FIRST
9/1/2019

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Jennifer Polanz
We’ve all survived another Cultivate—late nights, early mornings and too much information for one brain to comprehend.

Someone once described it as entering a tunnel on Saturday and getting spit out the other side back into the real world four days later. An appropriate description.

If someone would ask me what was trending based on the show, I’d tell them two things: retirement and a disconnect in the houseplant market. First, let’s talk retirement, as in, who isn’t retiring? Over the last eight months we’ve seen story after story of retail owners (and sometimes growers, too) selling their property and hanging up the proverbial “Closed” sign for good. It’s bittersweet because we all want retailers to sail off into the blue waters of retirement without a care, but we’re sad to see another garden center close. Ellen wrote a wonderful testament in her column this month on page 43. To counter that point, there are a few younger people picking up the mantle as others retire, like Elizabeth Elliott, who took over Himmel’s Landscape & Garden Center in Pasadena, Maryland. Freelancer Ronda Payne tells that story.

As for the latter trend—a disconnect in the houseplant market—it was apparent from two Cultivate seminars I attended. One featured young, fresh-faced “influencers” talking very specifically about the houseplants they want, in Latin, no less (oh, and I learned in the houseplant department you should talk Latin to customers. Elsewhere, maybe not so much). These are rare and unusual plants; in fact, the rarer and more unusual the better. The next day in another session, sales reps for houseplant starts and growers lamented about the difficulties of getting in-demand plants to the U.S.

From U.S. suppliers that went bankrupt in Central America during the recession to challenges in predicting what’s going to be popular (and combatting what one grower called “ridiculous” USDA importation standards), the barriers to achieving mass houseplant stock mounted quickly. “The growers there don’t know what the customers want,” one sales rep told the crowd. “If you don’t tell the growers what you want, it’ll be dictated by what they grow.”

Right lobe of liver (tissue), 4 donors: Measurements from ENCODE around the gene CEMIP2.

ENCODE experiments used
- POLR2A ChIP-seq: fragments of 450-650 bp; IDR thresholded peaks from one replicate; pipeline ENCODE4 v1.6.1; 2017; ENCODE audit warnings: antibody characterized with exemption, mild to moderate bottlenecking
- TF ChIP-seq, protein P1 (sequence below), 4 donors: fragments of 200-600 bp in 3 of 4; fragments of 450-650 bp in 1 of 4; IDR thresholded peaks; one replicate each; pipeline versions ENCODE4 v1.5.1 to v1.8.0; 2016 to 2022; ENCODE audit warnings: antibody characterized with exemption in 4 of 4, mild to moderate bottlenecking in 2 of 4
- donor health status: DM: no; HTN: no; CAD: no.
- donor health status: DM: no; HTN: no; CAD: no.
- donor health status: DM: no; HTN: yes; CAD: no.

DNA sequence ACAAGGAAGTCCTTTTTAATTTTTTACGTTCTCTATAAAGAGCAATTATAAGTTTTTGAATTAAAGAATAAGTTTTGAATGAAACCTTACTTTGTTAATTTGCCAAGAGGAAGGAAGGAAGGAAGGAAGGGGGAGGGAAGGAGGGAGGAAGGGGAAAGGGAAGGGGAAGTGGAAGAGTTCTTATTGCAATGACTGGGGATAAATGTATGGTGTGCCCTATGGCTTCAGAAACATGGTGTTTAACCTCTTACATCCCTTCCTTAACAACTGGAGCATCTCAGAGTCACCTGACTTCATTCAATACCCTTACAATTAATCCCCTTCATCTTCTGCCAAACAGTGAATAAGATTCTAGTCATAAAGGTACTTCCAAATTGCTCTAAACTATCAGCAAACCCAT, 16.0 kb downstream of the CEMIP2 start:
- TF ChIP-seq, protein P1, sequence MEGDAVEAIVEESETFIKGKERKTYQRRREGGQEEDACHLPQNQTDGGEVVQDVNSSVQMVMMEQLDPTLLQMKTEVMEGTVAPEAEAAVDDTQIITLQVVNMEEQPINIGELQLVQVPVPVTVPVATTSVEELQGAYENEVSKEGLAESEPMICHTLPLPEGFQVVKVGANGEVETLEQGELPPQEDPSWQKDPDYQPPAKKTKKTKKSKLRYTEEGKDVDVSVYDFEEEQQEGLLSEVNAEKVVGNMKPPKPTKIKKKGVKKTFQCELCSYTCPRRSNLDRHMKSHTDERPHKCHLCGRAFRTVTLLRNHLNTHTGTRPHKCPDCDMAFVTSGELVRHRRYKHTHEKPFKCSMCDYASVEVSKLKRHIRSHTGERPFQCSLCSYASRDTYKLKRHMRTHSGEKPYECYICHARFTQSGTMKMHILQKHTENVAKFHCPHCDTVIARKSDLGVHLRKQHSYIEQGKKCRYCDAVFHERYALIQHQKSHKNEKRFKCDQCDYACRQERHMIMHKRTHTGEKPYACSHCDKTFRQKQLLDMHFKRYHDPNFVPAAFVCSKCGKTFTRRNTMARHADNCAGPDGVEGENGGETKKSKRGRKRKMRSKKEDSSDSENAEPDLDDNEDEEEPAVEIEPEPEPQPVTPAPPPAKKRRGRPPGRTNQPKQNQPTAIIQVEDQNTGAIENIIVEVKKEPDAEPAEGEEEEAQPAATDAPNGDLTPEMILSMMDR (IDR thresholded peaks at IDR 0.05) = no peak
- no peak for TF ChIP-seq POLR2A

But, but … that’s not what customers want. They want what they saw in their Instagram feed, #urbanjungle, #plantsmakepeoplehappy, #houseplantclub. So how do we make better connections between the two and facilitate getting the trendier varieties to market faster? Or do we play off the uniqueness of varieties that can be secured (because it sounds like retailers rejoice whenever they can get their hands on a few unusual varieties) and charge accordingly? As Leslie Halleck, certified horticulturist, consultant and moderator of the influencers panel so smartly noted: “Why can’t we have a luxury brand? Why can’t it be pricy and hard to find? Why can’t it be worth the price tag?”

Fortunately for me, I’m only paid to point out the problems and not solve them. But I think if we as an industry could somehow work through this availability issue, it’ll open up a wider lane of traffic for houseplant sales, which show no signs of slowing down anytime soon.

On another note, one operation that continues to stay in-step with the trends of the day is Boulevard Flower Gardens, the operation co-owned by this year’s Green Profit/RBI Young Retailer Award Winner Madison Williams. You can read how her and her sister and co-owner Casey Landa right-sized the operation for greater profitability and future stability.

This issue is also all about ideas, too, and we have plenty for you from Jen Zurko’s trip to Seattle and Ellen Wells’ trip to Nashville on the GCA Summer Tour.

If you have some thoughts about the houseplant conundrum, shoot me an email at jpolanz@ballpublishing.com. GP

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